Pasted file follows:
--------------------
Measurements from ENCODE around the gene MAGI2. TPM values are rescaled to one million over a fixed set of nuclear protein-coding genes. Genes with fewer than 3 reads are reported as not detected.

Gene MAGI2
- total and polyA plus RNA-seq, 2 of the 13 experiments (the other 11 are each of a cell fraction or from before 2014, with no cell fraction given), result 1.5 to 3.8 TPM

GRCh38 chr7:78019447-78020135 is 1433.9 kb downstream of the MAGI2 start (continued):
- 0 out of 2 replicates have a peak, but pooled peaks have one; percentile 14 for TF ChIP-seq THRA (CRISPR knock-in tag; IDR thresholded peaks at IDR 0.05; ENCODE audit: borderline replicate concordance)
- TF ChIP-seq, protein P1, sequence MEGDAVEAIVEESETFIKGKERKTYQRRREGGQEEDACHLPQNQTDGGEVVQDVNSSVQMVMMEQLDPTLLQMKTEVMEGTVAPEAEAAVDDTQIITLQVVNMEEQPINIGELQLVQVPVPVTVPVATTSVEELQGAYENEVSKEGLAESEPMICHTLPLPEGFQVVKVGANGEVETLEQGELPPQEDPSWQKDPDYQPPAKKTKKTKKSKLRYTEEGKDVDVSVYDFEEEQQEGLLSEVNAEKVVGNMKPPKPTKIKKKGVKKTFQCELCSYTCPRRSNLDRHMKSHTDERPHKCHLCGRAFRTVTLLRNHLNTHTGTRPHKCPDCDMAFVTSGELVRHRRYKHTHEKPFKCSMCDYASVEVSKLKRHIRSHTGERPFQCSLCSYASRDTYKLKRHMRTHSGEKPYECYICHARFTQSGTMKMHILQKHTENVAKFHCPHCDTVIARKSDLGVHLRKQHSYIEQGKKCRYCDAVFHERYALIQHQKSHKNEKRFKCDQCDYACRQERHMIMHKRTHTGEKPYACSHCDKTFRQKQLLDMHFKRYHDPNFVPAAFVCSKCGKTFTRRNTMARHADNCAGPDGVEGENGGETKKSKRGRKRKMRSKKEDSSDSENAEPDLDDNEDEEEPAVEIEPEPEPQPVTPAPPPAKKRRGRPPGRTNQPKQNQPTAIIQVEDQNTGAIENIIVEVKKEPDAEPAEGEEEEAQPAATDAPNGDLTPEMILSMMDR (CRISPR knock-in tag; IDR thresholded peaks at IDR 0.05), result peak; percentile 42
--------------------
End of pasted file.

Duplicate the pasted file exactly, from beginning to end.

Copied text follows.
Measurements from ENCODE around the gene MAGI2. TPM values are rescaled to one million over a fixed set of nuclear protein-coding genes. Genes with fewer than 3 reads are reported as not detected.

Gene MAGI2
- total and polyA plus RNA-seq, 2 of the 13 experiments (the other 11 are each of a cell fraction or from before 2014, with no cell fraction given), result 1.5 to 3.8 TPM

GRCh38 chr7:78019447-78020135 is 1433.9 kb downstream of the MAGI2 start (continued):
- 0 out of 2 replicates have a peak, but pooled peaks have one; percentile 14 for TF ChIP-seq THRA (CRISPR knock-in tag; IDR thresholded peaks at IDR 0.05; ENCODE audit: borderline replicate concordance)
- TF ChIP-seq, protein P1, sequence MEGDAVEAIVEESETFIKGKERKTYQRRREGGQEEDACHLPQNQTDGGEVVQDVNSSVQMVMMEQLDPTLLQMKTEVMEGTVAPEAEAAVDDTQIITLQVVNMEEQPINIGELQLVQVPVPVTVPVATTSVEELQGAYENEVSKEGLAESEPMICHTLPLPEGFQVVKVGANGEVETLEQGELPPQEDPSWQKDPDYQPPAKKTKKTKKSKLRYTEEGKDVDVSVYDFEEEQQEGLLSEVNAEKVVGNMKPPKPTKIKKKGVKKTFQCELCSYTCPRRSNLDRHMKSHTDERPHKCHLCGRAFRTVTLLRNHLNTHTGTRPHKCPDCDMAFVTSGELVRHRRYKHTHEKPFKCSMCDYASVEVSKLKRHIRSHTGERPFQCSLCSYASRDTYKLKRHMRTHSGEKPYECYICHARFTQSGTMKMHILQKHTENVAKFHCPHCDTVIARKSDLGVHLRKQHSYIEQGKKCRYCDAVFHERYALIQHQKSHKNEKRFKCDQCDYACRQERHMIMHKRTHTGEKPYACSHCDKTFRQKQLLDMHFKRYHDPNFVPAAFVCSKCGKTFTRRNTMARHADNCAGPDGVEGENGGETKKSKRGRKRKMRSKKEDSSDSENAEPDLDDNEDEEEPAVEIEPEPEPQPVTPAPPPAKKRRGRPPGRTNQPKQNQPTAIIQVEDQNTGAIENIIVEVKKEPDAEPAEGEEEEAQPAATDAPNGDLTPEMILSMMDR (CRISPR knock-in tag; IDR thresholded peaks at IDR 0.05), result peak; percentile 42